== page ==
Beirut (AFP) - Hundreds of people gathered in Beirut on Sunday for the burial of Mohammad Chatah, a prominent Lebanese critic of the Syrian regime, killed in a car bombing.

AMMAN, Jordan — Mourners in Beirut paid emotional tribute Sunday to a well-known Lebanese politician who was killed Friday in a car bomb, an attack that heightened tensions stemming from Syria’s bitter civil war.

Security was tight for the funeral of Mohamad Chatah, a former ambassador to the United States and an adviser to successive Lebanese leaders, who died along with six others in the massive bombing in the heart of Beirut’s commercial district.  More than 70 people were hurt.

Chatah, 62, was a critic of Syrian President Bashar Assad and the Lebanese Shiite militia Hezbollah, which is allied with the Syrian regime. No one has claimed responsibility for the bombing, the latest in a series of strikes that have taken place inside Lebanon but have appeared linked to the Syrian conflict.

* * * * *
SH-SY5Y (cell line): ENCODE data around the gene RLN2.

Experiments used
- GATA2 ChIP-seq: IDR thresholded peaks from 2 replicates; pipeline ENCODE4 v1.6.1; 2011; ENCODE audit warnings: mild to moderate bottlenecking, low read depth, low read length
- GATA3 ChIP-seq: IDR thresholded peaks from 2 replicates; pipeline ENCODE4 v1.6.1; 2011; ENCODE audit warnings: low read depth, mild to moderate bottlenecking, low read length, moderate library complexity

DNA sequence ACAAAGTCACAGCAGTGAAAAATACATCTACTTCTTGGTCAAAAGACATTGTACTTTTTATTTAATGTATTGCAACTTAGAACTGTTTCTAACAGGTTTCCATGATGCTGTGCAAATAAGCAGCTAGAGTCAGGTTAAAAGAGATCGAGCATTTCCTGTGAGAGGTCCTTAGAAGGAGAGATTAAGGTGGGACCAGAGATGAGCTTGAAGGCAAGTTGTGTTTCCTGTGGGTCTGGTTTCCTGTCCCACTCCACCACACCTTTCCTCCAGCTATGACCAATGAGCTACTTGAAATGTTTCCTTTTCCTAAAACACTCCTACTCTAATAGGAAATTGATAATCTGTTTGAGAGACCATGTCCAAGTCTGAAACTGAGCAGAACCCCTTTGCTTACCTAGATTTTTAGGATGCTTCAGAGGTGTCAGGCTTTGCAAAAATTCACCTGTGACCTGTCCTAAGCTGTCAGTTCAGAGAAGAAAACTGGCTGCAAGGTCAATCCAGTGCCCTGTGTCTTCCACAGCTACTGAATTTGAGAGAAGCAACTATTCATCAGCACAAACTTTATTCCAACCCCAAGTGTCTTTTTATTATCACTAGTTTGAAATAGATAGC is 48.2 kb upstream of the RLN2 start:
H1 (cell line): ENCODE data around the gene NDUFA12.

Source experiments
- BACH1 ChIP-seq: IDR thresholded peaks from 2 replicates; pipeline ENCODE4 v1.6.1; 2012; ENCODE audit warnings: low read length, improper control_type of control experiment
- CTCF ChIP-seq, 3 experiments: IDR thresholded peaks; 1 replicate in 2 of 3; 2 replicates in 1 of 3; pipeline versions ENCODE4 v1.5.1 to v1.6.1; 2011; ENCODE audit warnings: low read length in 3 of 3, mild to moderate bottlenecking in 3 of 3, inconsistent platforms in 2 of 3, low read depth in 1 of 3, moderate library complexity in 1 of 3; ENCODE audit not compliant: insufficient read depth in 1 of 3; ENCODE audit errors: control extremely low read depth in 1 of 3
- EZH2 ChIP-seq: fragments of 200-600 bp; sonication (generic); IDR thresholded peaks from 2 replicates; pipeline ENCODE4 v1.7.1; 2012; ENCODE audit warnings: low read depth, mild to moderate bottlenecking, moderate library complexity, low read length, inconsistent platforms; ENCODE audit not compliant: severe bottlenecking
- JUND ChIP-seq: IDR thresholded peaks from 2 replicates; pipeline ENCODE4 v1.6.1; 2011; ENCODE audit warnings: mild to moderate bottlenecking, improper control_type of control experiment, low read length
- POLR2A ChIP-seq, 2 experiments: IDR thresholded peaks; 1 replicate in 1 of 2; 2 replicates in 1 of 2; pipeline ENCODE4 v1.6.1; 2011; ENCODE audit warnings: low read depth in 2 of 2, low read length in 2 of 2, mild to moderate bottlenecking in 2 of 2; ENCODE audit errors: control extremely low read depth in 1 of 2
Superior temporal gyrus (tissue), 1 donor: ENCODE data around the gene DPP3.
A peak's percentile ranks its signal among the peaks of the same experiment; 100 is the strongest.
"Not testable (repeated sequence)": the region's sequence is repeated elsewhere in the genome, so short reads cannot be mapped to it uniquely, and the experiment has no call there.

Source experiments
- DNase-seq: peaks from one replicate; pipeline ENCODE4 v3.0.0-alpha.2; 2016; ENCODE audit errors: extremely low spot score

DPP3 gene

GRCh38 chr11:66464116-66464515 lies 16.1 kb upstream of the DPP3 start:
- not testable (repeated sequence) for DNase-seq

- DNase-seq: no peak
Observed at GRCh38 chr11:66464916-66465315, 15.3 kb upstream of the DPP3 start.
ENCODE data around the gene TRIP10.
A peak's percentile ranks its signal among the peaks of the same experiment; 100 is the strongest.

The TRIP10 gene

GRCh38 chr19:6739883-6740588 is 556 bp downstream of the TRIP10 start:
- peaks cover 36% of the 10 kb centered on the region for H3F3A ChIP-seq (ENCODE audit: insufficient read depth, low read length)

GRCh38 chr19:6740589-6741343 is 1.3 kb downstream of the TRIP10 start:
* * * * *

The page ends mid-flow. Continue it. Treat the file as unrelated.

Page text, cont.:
Chatah’s casket, draped in velvet, was carried into a blue-domed mosque on the edge of the resonantly named Martyrs’ Square, where he was eulogized as a voice of moderation.

The mosque is the site where former Prime Minister Rafik Hariri, to whom Chatah had been an adviser, is interred. Hariri died in a 2005 car bomb similar to the one that killed Chatah, and only a few hundred yards from Friday’s attack site.

Former Prime Minister Fouad Siniora said Chatah’s life and death should serve as an affirmation of Lebanon’s hopes for peace and pluralism. Outside in the crowd, however, some chanted angry slogans denouncing Hezbollah as a band of terrorists.

Sunday was declared a nationwide day of mourning for the victims of Friday’s car bombing, who also included a 16-year-old boy who died Saturday of his injuries, bringing the death toll to seven. When the explosives-laden vehicle detonated, the teenager was nearby, posing for a smartphone “selfie” with friends that subsequently went viral on the Internet.

Emotional scenes played out as the services were carried live on Lebanese channels and shown on a giant screen in the square. A bearded man wept as he knelt to kiss the coffin of one of Chatah’s bodyguards. Chatah’s long-haired 19-year-old son forced a tight smile as he embraced mourners.

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Bulos is a special correspondent. Staff writer King reported from Cairo.